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Weekly Bulletin #21
Inflation, Recession & Commodities | Special Situation Opportunities
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Inflation, Recession and Commodities
Given the inflation news this week, I feel compelled to return to the broader theme of inflation and commodities that I explored last week for this week’s Bulletin.
The big news this week (apart from the Elon Musk/Twitter saga) has been the US inflation rate hitting a fresh four-decade high of 9.1%, comfortably ahead of the 8.8% expected by economists surveyed by Bloomberg. This news follows the release of the US non-farm payrolls report for June released last week which showed that 372,000 new workers were hired in June, well ahead of the average forecast of 265,000. The latest jobs data indicates a very tight US labour market, with the unemployment rate holding at 3.6% (a five decade low) which effectively implies full employment, further prompting inflation concerns.
The jobs report and latest inflation data suggest that the Federal Reserve may need to act more aggressively to bring down inflation, with a growing expectation that the Fed may raise rates by a further 1% at the end of this month. This would mean a cumulative increase in the Fed Funds Rate target range of 2.5% -3% since the start of this year, with further rate hikes to take the rate range to ~3.5% (or possibly higher) by the end of this year.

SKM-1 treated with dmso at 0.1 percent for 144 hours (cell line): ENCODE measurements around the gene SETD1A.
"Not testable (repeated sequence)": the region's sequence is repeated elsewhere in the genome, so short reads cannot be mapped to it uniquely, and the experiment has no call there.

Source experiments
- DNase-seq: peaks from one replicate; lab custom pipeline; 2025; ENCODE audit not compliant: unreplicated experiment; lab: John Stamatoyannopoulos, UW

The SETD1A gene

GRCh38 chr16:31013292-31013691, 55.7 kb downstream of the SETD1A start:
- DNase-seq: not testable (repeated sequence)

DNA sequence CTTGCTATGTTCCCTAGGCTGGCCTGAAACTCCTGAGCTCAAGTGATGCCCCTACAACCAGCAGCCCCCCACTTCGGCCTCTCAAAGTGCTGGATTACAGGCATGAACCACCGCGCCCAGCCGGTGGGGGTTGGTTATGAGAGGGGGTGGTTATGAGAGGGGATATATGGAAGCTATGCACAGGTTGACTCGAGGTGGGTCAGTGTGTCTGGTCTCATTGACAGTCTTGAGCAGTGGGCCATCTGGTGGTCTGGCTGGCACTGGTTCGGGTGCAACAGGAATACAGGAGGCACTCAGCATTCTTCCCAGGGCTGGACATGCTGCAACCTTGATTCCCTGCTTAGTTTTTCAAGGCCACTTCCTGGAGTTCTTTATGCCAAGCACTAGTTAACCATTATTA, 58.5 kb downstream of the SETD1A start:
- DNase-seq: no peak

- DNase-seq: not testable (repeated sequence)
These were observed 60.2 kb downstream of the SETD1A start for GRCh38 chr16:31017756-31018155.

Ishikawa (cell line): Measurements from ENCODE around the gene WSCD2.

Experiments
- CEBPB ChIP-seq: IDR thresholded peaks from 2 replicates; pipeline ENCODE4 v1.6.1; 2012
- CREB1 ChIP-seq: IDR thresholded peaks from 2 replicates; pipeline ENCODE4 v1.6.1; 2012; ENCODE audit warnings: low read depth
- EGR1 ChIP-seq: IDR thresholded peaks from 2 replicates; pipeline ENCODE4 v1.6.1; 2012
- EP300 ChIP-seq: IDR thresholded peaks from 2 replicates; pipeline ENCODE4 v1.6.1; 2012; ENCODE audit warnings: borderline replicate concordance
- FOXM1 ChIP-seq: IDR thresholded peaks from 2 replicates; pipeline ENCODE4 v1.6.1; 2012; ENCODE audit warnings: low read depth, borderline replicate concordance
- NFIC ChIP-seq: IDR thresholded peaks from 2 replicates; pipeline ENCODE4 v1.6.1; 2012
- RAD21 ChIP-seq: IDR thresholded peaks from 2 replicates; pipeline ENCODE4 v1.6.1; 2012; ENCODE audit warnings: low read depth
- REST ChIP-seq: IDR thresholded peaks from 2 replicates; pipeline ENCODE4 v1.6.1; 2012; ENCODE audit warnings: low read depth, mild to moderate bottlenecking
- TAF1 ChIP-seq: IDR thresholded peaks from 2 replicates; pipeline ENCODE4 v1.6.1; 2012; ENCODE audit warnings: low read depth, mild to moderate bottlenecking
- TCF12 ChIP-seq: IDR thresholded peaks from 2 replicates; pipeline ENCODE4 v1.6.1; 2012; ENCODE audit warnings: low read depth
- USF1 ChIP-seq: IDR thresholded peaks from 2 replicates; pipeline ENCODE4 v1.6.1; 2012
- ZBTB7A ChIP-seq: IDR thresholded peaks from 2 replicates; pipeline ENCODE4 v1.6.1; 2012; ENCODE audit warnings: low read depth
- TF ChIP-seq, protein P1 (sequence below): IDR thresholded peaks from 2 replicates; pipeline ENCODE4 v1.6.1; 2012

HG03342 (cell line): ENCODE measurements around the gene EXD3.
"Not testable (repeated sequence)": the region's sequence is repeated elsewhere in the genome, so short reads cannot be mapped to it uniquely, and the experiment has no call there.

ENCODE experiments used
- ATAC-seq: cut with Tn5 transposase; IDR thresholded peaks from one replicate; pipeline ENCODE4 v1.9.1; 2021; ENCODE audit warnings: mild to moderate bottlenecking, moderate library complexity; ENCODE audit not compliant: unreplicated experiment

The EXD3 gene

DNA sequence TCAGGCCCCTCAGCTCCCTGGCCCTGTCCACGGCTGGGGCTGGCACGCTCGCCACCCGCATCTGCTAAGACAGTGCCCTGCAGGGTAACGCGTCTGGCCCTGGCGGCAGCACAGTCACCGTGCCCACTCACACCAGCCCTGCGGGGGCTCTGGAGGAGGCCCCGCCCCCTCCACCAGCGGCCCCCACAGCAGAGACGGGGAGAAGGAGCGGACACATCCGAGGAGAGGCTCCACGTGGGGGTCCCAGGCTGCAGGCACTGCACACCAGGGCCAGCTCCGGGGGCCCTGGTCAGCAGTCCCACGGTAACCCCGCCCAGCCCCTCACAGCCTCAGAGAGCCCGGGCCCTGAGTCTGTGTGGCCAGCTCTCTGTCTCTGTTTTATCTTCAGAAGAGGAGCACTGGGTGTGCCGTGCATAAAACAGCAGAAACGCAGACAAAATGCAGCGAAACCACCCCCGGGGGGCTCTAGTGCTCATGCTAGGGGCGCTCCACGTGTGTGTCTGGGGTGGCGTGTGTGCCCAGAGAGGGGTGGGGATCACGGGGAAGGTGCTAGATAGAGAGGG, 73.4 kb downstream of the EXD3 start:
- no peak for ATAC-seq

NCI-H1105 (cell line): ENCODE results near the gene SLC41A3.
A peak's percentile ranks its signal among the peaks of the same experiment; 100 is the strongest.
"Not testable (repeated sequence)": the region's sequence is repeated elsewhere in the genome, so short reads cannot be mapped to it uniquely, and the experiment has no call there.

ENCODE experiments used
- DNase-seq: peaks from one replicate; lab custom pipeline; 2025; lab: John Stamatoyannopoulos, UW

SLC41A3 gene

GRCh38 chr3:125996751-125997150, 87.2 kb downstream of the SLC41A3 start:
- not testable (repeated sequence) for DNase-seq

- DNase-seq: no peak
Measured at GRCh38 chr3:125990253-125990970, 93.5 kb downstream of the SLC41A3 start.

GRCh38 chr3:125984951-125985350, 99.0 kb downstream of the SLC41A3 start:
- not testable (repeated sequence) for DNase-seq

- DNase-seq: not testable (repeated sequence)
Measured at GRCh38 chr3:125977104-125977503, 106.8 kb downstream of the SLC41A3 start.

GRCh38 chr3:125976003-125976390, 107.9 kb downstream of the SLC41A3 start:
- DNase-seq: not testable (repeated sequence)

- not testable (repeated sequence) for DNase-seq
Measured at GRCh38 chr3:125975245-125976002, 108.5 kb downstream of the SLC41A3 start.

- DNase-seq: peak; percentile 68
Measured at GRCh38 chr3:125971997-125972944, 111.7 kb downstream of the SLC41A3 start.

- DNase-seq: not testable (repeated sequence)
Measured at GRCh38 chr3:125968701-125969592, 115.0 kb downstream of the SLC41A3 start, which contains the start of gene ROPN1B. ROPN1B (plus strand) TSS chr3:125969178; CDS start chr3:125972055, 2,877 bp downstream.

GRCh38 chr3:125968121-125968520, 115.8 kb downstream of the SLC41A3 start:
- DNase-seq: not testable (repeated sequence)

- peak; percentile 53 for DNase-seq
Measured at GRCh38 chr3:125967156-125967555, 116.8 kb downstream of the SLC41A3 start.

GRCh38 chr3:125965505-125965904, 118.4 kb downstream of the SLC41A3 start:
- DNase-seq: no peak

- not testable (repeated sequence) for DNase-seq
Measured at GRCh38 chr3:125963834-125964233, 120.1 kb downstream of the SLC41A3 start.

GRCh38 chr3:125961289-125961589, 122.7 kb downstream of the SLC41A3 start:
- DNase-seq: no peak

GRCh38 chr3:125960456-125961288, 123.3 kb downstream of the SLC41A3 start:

The big concern now is that this still-surging inflation will force the Federal Reserve to raise rates just as the US and wider global economy enters an economic slowdown thereby triggering a deep recession and potentially a credit crisis. Tempering this view is an alternative one which holds that inflation may now have peaked given how commodity prices have declined over the last ~2 months, as I wrote about in last week’s Bulletin. Indeed, since the start of June, the prices of five of the most traded and essential commodities - copper, oil, natural gas, soybeans and corn - have all fallen between ~3.8% (corn) to ~22.8% (copper), as the lockdowns in China and recessionary fears have impacted these markets:
Certainly in the near-term it seems rising rates and slowing growth is cooling demand for key commodities.
However, a piece by Robert Armstrong in his Unhedged column in the FT last week (Recession speculation comes for commodities ) does again make me wonder whether there is a disconnect between recent commodity price action and the reality of the supply set-up. In the piece Armstrong noted that monetary tightening may not lead to cooling commodity prices in the medium term, due a number of complications, with the following one standing out for me (emphasis in bold is mine in the following):
… falling commodity prices do not reflect an improvement in fundamentals, specifically an increase in supply. Instead, they reflect financial speculators’ shifting their positions in anticipation of a withering of demand that may or may not materialise.
This is supported by various market commentators’ assessment that the recent sell-off in commodities is at least in part driven by financial speculation (often leveraged) rather than actual fundamental supply/demand factors - again from Armstrong’s piece:
Turning to the oil market in particular, I asked Amrita Sen of Energy Aspects whether any aspect of the shift in prices was based in supply and demand data. She was adamant: “No fundamental basis whatsoever.”